COLUMBIA — There will be no repeat performance for Deebo Samuel at Bank of America Stadium … unless it’s in an NFL game.
South Carolina’s most dynamic playmaker announced Monday that he will not play in the Belk Bowl so he can get a head start on training for his NFL career. Scheduled to graduate in December and having had numerous injuries during his five years at USC, Samuel won’t risk getting hurt again.
“I came back for my senior year to play another season in front of the most passionate fans in the country and graduate. I now have a chance to support my family and community in a way that could impact so many around me,” Samuel wrote via Instagram. “As much as I would love to suit up one last time for the Gamecocks, having those extra weeks to better prepare for the NFL will be crucial.”
Samuel also said he would attend the game and thanked his fans, although they’ll be deprived of another potential career day in Charlotte. The Gamecocks opened the season there in 2017 against N.C. State, and it turned into a 35-28 win referred to as “The Deebo Game.”
He returned the opening kickoff 97 yards for a touchdown and caught two passes for touchdowns among his five receptions that day.
Samuel's decision is part of a growing trend in college football. Unless players are in a College Football Playoff game, there’s no need to risk injury and potential NFL dollars by getting hurt in what some label a meaningless game.
There are arguments for both sides, some preaching loyalty and some looking at the common-sense approach toward landing an NFL contract. Former USC tight end Hayden Hurst announced his intention to bypass his senior year before the Outback Bowl last season, but made it clear he was going to play in the game. He was drafted in the first round.
But there is the case of former Michigan tight end Jake Butt, who was projected as a first-round pick when he bypassed the draft as a junior, played the entire next season and blew out a knee in the bowl game. While he was still drafted, he slid to the fifth round and cost himself an estimated $2.8 million.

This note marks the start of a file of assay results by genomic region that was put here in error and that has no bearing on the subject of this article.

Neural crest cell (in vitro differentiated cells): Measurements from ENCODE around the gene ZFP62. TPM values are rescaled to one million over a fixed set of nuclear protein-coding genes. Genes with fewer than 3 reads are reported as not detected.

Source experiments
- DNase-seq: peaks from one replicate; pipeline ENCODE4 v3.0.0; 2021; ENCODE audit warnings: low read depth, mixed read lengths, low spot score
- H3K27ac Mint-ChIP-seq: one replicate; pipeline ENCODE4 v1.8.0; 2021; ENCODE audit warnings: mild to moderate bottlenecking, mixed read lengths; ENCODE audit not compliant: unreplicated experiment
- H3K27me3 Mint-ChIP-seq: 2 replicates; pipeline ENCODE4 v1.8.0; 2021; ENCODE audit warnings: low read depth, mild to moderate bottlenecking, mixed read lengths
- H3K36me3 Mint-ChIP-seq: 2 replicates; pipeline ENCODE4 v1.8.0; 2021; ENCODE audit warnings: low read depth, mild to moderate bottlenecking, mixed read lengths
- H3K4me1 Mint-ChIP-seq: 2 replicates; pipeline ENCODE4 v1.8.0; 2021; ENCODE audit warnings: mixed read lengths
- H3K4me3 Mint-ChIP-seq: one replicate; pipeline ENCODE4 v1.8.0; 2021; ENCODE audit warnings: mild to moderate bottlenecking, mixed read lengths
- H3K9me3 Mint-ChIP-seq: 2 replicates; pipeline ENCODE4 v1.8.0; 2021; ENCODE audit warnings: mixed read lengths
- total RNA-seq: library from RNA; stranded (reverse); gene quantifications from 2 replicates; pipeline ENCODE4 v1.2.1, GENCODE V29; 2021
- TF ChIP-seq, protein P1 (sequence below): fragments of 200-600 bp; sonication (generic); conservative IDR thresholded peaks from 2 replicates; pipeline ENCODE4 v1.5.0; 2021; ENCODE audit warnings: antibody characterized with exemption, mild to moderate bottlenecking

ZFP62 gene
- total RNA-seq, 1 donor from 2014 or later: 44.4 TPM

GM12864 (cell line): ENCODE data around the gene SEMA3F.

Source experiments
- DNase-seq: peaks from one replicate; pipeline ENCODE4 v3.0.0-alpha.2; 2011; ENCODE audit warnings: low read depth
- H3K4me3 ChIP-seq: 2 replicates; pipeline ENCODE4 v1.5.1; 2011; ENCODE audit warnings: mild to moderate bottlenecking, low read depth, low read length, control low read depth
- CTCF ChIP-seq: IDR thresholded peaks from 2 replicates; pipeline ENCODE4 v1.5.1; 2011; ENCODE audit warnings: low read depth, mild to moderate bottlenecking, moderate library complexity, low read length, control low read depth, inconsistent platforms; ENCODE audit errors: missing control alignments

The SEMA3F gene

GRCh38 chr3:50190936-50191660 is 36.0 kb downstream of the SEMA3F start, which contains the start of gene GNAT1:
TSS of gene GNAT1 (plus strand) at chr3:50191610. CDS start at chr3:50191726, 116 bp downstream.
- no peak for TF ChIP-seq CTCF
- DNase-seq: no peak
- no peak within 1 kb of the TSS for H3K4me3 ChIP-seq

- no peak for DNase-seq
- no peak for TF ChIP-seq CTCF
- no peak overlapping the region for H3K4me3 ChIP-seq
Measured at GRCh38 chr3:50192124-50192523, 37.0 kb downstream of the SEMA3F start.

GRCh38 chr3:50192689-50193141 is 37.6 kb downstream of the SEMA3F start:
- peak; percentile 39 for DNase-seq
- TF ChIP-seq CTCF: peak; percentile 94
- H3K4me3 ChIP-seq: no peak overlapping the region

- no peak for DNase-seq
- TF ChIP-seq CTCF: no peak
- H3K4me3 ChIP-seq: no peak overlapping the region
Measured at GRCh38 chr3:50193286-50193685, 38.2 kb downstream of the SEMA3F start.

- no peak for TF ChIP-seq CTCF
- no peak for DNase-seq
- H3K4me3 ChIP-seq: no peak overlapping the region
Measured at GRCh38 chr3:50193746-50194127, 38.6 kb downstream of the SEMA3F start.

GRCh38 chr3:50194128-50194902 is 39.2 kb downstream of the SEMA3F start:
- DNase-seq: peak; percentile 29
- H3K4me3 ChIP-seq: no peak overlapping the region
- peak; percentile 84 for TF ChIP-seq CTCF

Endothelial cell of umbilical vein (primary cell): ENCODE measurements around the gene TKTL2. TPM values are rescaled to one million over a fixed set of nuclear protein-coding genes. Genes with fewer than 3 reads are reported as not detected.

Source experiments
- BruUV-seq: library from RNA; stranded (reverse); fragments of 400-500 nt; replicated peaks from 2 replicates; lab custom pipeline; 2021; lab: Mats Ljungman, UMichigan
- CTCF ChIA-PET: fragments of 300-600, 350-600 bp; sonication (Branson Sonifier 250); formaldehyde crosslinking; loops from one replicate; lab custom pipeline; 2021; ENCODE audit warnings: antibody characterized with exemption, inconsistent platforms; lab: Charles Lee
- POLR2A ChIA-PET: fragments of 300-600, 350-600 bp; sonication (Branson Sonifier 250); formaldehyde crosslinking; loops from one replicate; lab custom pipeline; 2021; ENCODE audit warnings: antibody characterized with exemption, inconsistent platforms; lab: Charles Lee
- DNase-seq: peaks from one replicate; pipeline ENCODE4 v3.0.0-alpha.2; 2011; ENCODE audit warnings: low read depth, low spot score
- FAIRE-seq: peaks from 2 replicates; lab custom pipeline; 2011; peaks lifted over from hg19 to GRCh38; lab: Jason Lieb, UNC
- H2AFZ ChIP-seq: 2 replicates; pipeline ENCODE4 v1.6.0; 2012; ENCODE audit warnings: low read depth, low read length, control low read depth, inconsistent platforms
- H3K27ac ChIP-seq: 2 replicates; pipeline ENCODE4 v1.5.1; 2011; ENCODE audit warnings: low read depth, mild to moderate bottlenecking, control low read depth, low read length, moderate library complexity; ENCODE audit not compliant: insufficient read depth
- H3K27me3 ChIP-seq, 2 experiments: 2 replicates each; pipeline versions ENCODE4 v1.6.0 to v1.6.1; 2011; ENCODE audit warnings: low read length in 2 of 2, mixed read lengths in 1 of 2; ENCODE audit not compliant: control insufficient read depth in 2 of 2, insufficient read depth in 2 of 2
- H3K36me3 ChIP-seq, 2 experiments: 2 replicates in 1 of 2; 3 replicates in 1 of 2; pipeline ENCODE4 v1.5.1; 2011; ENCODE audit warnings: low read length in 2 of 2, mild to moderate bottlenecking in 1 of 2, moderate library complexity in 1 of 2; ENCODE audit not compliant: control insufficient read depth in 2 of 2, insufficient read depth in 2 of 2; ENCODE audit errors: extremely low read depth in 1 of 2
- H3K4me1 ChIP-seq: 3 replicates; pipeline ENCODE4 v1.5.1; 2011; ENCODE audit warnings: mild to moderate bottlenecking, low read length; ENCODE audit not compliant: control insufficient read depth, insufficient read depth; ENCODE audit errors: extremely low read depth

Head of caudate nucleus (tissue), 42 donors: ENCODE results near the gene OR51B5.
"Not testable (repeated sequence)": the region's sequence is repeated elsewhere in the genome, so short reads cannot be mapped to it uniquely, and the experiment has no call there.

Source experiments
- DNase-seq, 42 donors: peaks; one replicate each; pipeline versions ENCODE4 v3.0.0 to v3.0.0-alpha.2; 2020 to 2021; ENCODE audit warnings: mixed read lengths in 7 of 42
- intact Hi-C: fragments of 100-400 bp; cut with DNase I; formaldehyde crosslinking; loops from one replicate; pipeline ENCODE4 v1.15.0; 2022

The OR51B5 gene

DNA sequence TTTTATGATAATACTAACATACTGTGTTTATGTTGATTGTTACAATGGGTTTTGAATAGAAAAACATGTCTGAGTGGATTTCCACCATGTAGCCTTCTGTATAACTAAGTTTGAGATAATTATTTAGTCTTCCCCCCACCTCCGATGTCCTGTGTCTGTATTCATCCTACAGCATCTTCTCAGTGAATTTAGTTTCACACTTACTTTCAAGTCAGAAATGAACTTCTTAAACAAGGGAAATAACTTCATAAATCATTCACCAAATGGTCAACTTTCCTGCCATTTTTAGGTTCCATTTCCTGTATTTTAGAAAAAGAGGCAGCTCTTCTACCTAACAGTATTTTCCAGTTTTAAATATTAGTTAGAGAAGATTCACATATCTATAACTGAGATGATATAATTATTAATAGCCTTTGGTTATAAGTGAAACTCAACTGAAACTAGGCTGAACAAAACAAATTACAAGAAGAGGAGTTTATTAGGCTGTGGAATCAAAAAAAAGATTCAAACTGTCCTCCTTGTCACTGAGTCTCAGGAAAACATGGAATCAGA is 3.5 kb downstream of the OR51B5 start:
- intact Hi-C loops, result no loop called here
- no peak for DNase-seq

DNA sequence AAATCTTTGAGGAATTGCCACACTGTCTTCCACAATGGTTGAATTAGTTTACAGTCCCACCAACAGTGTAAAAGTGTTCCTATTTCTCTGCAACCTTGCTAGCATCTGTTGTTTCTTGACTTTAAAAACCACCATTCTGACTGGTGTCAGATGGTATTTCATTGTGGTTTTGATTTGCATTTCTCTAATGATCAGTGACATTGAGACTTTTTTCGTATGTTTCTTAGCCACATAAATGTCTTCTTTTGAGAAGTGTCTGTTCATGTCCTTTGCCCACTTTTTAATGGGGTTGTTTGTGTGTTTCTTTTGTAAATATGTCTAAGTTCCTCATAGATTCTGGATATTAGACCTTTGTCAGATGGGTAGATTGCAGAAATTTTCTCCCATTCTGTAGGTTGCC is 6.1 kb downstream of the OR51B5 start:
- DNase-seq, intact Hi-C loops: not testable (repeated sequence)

“I personally support his decision,” USC coach Will Muschamp said in a statement. “Deebo has been a great student-athlete, both on and off the field, at the University of South Carolina and will graduate on Dec. 17. We appreciate all of his contributions to the university and wish him the best of luck as he pursues his dream of playing in the NFL.”
Samuel was considering going pro after the 2017 season, even getting his picture taken with the seniors on preseason picture day. His stock was soaring after he scored six touchdowns in USC’s first three games, but a broken leg in that third game ended his year.
It was the latest malady in a career that featured balky hamstrings limiting him to 15 games from 2015-16. Yet he chose to come back as a senior.
He was named first-team All-SEC as an all-purpose player and second-team as a wide receiver. Samuel led the Gamecocks with 62 catches for 882 yards and 11 touchdowns, also throwing a 13-yard touchdown.
Samuel returned a USC record and SEC record-tying four kickoffs for touchdowns in his career and capped it with a defensive touchdown, jumping on a fumbled punt snap in the end zone against Akron Saturday. He finished eighth in school history with 148 catches, 10th with 2,076 receiving yards, eighth with 3,457 all-purpose yards and tied for fourth with 28 touchdowns.